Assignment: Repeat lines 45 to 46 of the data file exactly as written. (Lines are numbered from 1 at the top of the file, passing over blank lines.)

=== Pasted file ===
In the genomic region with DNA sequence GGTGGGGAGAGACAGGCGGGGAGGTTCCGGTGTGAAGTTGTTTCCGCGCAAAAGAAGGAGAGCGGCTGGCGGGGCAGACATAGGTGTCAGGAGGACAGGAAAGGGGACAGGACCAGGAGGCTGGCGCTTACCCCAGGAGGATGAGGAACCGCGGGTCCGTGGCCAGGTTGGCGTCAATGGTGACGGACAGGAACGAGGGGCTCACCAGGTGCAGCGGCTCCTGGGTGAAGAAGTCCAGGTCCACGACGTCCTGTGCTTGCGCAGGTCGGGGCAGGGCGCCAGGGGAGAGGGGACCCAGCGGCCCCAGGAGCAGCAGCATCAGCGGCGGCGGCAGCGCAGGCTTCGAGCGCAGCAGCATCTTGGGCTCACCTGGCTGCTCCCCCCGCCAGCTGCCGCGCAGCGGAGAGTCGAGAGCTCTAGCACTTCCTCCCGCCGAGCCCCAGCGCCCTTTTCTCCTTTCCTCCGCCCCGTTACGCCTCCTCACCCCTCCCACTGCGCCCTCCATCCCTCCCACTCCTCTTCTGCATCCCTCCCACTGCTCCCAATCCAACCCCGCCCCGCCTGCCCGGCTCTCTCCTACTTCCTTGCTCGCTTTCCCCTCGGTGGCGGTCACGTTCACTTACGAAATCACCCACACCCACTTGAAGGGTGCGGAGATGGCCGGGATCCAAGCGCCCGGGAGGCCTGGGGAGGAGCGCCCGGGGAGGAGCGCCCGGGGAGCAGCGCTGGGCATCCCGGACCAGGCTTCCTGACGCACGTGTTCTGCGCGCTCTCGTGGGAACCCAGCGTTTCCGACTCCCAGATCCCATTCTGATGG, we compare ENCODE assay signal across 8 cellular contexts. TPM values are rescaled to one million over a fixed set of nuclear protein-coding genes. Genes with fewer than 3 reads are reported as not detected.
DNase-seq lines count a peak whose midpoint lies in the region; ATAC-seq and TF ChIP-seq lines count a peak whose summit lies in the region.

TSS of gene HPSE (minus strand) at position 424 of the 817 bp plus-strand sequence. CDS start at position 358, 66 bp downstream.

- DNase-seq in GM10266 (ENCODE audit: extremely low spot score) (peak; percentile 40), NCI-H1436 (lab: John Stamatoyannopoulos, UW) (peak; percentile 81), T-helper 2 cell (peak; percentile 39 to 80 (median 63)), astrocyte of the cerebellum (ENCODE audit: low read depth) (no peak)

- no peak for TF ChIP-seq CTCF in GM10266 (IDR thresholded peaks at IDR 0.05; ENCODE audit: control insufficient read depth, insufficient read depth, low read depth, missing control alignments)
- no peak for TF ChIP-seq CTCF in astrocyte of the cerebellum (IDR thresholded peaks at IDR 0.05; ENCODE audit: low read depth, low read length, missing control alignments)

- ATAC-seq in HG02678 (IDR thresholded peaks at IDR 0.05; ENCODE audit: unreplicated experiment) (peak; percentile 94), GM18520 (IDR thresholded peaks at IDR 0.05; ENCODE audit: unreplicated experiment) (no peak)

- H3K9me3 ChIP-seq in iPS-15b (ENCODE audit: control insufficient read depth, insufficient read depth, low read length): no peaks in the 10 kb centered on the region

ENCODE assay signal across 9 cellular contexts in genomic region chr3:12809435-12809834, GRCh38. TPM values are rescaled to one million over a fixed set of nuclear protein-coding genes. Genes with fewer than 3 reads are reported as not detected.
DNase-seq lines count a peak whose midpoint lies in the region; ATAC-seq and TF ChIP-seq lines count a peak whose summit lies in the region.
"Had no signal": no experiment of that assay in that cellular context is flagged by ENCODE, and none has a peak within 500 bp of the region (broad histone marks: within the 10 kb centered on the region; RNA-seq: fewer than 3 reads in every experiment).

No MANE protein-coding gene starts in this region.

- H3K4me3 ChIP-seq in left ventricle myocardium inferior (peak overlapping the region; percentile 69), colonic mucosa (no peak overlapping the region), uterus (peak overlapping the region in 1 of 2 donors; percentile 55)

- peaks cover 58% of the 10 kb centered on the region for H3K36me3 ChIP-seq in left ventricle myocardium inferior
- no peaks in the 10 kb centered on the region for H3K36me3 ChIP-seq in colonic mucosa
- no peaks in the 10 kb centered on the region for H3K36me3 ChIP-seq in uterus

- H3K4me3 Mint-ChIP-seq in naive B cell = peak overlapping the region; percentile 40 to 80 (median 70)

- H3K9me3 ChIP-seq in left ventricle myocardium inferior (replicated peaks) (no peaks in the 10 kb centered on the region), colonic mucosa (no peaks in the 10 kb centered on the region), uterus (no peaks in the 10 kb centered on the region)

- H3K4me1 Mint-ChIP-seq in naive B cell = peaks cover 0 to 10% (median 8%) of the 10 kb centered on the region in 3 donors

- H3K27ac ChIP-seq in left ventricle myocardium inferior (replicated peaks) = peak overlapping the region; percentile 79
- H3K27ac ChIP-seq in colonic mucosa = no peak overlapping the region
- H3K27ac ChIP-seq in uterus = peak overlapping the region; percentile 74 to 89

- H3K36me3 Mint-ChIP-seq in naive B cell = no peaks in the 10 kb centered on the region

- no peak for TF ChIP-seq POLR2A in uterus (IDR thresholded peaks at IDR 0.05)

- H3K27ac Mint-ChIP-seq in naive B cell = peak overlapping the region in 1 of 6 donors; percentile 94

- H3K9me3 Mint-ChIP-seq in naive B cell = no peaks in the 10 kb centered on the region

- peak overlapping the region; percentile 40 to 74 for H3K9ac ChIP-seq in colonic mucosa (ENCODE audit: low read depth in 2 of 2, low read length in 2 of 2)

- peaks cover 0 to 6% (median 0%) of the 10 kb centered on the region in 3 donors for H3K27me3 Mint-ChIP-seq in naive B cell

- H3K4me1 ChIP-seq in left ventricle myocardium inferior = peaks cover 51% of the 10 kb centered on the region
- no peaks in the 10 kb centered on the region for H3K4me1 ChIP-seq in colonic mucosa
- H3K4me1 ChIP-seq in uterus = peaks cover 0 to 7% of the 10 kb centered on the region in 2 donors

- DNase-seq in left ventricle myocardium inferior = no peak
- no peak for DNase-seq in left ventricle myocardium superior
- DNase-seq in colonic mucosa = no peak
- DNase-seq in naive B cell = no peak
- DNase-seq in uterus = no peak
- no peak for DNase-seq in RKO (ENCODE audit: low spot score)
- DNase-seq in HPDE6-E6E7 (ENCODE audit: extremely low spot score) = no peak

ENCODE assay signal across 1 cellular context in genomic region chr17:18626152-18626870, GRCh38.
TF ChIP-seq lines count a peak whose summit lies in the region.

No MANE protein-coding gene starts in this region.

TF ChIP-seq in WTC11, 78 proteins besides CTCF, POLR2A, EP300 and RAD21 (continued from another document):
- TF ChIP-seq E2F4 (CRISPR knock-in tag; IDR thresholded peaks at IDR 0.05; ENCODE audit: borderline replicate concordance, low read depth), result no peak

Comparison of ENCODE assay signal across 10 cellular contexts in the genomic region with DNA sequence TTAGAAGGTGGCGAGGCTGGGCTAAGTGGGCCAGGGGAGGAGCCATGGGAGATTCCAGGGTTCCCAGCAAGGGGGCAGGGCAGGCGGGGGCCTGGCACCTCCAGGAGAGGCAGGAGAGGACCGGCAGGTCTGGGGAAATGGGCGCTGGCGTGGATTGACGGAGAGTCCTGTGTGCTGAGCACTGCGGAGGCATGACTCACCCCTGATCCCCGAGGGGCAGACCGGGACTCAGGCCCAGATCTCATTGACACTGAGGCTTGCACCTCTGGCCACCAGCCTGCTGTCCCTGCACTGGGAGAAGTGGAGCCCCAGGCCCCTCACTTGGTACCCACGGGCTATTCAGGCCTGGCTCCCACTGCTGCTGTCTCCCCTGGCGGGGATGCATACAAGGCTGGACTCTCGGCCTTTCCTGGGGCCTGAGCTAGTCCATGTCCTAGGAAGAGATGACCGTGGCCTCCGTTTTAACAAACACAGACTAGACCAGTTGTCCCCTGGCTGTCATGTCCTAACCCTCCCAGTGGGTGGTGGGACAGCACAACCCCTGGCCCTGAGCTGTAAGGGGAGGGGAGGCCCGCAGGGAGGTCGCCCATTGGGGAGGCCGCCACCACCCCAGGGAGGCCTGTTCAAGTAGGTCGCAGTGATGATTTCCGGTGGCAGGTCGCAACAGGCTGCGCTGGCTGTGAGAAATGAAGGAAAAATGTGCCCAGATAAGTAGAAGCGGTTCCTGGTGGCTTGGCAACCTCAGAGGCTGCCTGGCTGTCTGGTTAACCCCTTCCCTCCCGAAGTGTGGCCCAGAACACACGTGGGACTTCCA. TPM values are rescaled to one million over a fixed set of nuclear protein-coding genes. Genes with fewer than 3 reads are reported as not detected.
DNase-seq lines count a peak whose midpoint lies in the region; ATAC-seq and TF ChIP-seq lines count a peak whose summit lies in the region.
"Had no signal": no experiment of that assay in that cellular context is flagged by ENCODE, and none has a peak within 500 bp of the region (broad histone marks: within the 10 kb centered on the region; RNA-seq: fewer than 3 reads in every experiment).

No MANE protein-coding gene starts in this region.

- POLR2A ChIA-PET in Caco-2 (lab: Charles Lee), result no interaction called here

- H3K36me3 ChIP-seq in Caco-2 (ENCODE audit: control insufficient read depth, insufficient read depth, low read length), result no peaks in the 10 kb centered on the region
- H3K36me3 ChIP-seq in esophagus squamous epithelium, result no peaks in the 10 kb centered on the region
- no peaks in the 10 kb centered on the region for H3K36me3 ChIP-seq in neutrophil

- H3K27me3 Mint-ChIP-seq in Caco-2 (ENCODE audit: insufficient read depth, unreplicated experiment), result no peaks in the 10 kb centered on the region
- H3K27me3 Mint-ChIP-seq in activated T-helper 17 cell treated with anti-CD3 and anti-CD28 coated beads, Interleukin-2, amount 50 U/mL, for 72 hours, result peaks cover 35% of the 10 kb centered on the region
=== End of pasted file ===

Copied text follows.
DNase-seq lines count a peak whose midpoint lies in the region; ATAC-seq and TF ChIP-seq lines count a peak whose summit lies in the region.
"Had no signal": no experiment of that assay in that cellular context is flagged by ENCODE, and none has a peak within 500 bp of the region (broad histone marks: within the 10 kb centered on the region; RNA-seq: fewer than 3 reads in every experiment).